I noted that fans on Twitter have come to assume Chris Davis is using steroids every time he hits a homer but now we have a well-known sportswriter — Rick Telander of the Chicago Sun-Times — doing it too. Oh, he couches it in the “hey, maybe he’s clean, we just don’t know!” language all of these guys have come to use, but make no mistake: Rick Telander is accusing Chris Davis of using steroids:
People might wonder what the fallout from the baseball’s Steroid Era is.
Try this: Amazing Orioles slugger Chris Davis (in town to play the White Sox) is on pace to hit 61 home runs — Roger Maris’ golden number — and what he gets as a reception instead of cheery anticipation is a lot of raised eyebrows. The first thing that goes through any informed fan’s mind when he or she sees a 6-3, 230-pound muscleman come from almost nowhere and suddenly start ringing the home-run bell is steroids.
He throws in some casual speculation of Miguel Cabrera too. Then he notes that Davis has had a three-month span of homers which is similar to one Rafael Palmeiro once had and stings it with “Palmeiro? Yep, a previously disgraced ’roider.”
Once again it’s worth reminding ourselves that when a blogger said stuff nowhere near as pointed as this a few years ago he was excoriated by the national professional sporting press. Now guys like Telander do it every time a slugger who was not previously thought of as A-list hits some homers and no one cares. Jose Bautista got this treatment a couple of years ago. Davis is getting it now. And these hacks continue to sit there and act like they have earned the right to be gatekeepers of the sport we love. Like they’re some esteemed authority whose judgment should be presumed to be sound.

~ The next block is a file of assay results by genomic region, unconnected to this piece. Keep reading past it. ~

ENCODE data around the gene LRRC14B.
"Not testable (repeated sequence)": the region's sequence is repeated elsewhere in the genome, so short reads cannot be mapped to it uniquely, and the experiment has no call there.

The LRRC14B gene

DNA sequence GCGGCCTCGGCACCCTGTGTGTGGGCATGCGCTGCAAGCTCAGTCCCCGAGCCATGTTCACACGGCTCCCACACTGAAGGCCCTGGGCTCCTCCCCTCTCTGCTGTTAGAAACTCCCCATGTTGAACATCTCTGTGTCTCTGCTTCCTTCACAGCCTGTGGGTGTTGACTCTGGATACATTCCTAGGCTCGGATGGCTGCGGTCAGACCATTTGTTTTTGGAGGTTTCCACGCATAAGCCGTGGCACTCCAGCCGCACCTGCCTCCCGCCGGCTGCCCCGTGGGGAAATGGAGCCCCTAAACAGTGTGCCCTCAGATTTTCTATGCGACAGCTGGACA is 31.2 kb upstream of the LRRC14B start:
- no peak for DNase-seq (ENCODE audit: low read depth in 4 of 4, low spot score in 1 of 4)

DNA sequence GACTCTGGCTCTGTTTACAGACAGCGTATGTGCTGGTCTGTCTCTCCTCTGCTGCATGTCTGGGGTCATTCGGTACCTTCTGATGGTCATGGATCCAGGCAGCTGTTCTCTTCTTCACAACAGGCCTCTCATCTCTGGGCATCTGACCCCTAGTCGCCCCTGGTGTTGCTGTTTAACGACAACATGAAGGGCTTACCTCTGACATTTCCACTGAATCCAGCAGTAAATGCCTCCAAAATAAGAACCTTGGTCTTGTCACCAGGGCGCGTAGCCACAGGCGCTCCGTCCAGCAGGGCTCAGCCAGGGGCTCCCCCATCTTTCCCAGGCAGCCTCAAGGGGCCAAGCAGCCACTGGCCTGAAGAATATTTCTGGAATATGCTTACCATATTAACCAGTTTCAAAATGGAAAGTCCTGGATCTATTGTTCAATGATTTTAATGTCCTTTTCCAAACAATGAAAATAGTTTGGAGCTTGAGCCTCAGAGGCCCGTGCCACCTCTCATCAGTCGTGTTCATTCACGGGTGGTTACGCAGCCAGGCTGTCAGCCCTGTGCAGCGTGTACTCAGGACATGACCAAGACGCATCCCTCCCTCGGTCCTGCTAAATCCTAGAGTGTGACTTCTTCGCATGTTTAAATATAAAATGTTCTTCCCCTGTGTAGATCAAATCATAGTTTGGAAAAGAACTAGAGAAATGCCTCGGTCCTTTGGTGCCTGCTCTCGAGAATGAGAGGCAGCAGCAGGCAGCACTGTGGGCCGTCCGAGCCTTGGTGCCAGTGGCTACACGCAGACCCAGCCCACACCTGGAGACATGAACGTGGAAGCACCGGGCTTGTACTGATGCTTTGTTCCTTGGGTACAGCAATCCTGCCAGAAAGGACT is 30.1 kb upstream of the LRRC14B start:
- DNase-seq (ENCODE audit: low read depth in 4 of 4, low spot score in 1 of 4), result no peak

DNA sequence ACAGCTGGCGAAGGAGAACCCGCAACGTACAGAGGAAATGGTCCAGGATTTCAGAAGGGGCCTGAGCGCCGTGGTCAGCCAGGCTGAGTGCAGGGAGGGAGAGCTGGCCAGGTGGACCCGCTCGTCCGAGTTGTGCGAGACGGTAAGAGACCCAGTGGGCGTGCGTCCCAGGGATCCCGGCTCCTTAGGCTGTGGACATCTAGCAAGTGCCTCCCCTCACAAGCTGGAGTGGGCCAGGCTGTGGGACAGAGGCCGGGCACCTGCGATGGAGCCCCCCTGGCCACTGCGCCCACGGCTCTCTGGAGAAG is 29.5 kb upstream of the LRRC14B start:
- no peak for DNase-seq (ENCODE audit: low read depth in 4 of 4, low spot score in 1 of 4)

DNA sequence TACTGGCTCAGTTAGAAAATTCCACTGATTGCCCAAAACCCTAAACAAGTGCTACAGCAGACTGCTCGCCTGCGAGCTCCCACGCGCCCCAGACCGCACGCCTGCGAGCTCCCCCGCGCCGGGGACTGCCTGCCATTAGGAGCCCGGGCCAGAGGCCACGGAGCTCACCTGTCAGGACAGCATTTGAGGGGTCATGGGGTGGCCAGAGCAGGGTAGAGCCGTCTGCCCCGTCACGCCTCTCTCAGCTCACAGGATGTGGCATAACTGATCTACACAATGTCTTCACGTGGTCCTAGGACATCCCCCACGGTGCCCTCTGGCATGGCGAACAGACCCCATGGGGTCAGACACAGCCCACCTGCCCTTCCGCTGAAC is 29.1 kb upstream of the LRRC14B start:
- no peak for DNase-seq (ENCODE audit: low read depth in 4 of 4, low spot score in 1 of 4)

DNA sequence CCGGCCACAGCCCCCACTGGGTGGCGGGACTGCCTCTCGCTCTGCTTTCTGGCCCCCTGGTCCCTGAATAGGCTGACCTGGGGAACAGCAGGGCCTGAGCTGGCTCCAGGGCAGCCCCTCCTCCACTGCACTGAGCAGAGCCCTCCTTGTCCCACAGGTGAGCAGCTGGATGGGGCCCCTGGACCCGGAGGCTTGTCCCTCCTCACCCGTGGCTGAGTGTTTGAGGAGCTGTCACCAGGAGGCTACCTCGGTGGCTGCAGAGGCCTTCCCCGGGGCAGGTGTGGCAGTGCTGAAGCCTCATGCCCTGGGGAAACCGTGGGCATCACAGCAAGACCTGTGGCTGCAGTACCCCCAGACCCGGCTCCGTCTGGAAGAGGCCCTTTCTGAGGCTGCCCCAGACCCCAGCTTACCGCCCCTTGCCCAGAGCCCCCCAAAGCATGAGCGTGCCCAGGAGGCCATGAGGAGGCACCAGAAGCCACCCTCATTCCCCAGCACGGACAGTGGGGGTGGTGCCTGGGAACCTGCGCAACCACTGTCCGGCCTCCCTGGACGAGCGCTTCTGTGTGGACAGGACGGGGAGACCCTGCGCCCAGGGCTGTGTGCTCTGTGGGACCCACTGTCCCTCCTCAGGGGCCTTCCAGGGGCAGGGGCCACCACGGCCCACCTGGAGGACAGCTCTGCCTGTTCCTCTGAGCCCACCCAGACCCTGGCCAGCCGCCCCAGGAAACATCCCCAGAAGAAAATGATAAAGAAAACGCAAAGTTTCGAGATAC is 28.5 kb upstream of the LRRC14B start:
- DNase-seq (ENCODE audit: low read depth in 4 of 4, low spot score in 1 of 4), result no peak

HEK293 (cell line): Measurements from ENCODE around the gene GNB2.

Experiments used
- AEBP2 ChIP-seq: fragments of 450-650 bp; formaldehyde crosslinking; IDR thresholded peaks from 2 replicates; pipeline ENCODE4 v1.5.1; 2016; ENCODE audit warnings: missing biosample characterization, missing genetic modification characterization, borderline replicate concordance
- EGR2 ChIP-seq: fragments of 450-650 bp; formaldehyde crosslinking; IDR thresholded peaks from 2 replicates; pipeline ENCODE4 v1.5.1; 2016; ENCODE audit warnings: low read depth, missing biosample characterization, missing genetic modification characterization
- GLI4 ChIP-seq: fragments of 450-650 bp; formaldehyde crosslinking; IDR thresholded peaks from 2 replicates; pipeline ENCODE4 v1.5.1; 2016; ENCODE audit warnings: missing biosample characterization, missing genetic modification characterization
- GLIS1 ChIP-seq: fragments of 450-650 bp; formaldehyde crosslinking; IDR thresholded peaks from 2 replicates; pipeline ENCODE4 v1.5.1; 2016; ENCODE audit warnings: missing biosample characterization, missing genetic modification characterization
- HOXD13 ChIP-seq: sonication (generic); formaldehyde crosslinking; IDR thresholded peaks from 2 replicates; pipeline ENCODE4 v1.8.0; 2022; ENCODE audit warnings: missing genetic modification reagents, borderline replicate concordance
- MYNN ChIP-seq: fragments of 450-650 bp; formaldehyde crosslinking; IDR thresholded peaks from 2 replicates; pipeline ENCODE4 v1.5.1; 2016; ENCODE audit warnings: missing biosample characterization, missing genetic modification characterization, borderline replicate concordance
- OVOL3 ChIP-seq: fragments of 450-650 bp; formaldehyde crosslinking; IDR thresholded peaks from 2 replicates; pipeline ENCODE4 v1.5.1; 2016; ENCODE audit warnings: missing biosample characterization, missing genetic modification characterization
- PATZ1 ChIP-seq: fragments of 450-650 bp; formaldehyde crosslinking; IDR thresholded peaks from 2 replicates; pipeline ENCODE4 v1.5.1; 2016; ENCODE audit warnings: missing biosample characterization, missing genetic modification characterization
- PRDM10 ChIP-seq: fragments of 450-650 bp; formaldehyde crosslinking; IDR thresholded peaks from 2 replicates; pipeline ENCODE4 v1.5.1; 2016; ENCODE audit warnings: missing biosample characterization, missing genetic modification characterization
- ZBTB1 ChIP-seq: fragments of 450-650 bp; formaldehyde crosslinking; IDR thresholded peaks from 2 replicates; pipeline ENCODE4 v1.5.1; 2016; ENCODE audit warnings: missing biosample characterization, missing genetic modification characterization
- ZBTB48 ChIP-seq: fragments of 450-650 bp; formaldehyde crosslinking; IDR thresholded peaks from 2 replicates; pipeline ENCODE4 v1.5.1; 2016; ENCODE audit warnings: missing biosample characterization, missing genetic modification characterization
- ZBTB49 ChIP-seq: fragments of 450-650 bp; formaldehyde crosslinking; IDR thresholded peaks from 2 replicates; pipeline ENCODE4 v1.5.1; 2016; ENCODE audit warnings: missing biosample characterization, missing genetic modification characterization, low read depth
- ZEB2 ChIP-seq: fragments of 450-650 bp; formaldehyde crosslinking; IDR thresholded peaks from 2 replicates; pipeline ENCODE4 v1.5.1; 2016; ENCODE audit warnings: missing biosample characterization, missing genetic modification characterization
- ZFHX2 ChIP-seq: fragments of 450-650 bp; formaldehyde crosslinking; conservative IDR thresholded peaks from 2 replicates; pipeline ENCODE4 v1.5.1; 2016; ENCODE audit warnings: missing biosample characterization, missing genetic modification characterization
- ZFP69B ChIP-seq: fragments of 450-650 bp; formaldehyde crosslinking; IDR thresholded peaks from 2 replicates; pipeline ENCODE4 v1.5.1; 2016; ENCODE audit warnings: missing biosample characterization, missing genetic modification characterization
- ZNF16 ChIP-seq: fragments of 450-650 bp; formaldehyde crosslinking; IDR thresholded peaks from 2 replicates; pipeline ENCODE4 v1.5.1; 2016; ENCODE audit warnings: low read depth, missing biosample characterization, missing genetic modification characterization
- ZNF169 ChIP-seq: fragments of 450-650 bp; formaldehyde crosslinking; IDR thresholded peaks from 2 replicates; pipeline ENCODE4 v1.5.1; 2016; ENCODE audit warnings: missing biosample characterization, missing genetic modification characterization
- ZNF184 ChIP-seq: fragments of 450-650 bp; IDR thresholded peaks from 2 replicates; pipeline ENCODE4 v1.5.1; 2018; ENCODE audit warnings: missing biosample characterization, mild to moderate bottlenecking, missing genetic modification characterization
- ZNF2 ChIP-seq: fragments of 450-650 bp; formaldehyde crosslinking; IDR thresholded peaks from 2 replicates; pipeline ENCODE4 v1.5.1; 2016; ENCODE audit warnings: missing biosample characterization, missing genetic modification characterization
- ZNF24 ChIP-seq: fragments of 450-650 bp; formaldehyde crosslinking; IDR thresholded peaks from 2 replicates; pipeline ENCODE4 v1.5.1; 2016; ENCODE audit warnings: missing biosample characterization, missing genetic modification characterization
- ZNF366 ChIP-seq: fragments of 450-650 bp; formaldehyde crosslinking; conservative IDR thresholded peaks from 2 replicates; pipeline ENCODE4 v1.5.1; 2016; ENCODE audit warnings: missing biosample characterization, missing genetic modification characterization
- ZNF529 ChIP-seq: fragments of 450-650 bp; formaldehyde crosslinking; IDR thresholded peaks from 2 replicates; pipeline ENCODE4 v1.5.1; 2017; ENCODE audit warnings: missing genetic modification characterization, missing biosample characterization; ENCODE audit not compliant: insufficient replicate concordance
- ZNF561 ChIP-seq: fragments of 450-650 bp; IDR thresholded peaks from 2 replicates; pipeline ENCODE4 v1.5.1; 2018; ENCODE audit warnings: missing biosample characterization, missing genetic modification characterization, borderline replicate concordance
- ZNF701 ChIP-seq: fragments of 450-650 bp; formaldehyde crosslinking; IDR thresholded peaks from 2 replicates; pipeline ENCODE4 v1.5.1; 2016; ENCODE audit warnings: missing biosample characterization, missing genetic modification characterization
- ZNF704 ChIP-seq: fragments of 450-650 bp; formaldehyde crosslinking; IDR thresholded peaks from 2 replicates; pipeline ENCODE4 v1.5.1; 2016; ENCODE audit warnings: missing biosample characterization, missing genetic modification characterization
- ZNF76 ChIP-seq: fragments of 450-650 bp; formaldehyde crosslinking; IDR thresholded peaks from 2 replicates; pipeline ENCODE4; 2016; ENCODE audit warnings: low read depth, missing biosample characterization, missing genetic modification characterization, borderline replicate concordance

Baloney. You don’t have to assume Chris Davis is taking some banned substance. You can watch him play well and enjoy it. You really can. If something comes up later, welp, it comes up later and we can reassess what we think about Chris Davis’ accomplishments. But to simply assume like Telander does that everyone who plays this game well must be a cheater is misery personified.
(link via BleedCubbieBlue)
After 16 years in the majors, longtime Tigers DH Victor Martinez capped his career with one final start at Comerica Park. Although there are seven games remaining in the club’s regular season schedule, Martinez said he felt he owed it to the fans to record his final at-bat at home. He’ll still cheer the rest of the team on from the dugout when they hit the road for their last six-game stretch on Monday, though he’s not expected to slot into the lineup at any point during their back-to-back away series against the Twins and Brewers.
In order to commemorate the occasion, the Tigers arranged a pregame ceremony to celebrate the veteran infielder’s seven years with the team, during which they presented him with Topps baseball cards, a recliner, a pair of boots, and a saddle, among other honors. Martinez also put in a special request to play first base, a position he hadn’t manned in over two years.
The 39-year-old didn’t waste a single minute of his final start in the majors. He deftly handled an inning-ending out in the top of the first, then laced a rare infield single to short in his first and final at-bat of the afternoon, beating the throw to first and advancing Nicholas Castellanos to second base in order to set up the Tigers’ first run: a two-out RBI single from Niko Goodrum that brought Castellanos home to score.
“I think that at-bat was the perfect at-bat to describe my career,” Martinez told reporters after the Tigers wrapped a 5-4 win over the Royals. “I had to sweat it out. I had to sweat it out the whole way. I had to grind it. That was my whole career.”
Following the hit — and the standing ovation that greeted it — the switch-hitter was promptly replaced by pinch-runner Ronny Rodriguez, who subbed in at second base in the top of the second while Goodrum shifted from second to first base. Taking Saturday’s performance into account, Martinez polished off his big league career with a lifetime .295/.360/.455 batting line, 423 doubles, 246 home runs, 1,178 RBI, and 28.4 fWAR across 1,973 games and three separate stints for the Indians, Red Sox, and Tigers. His accomplishments at the plate have been decorated with five All-Star nominations, two Silver Slugger Awards, and the designated hitter-exclusive Edgar Martinez Award following a career-best campaign in 2014.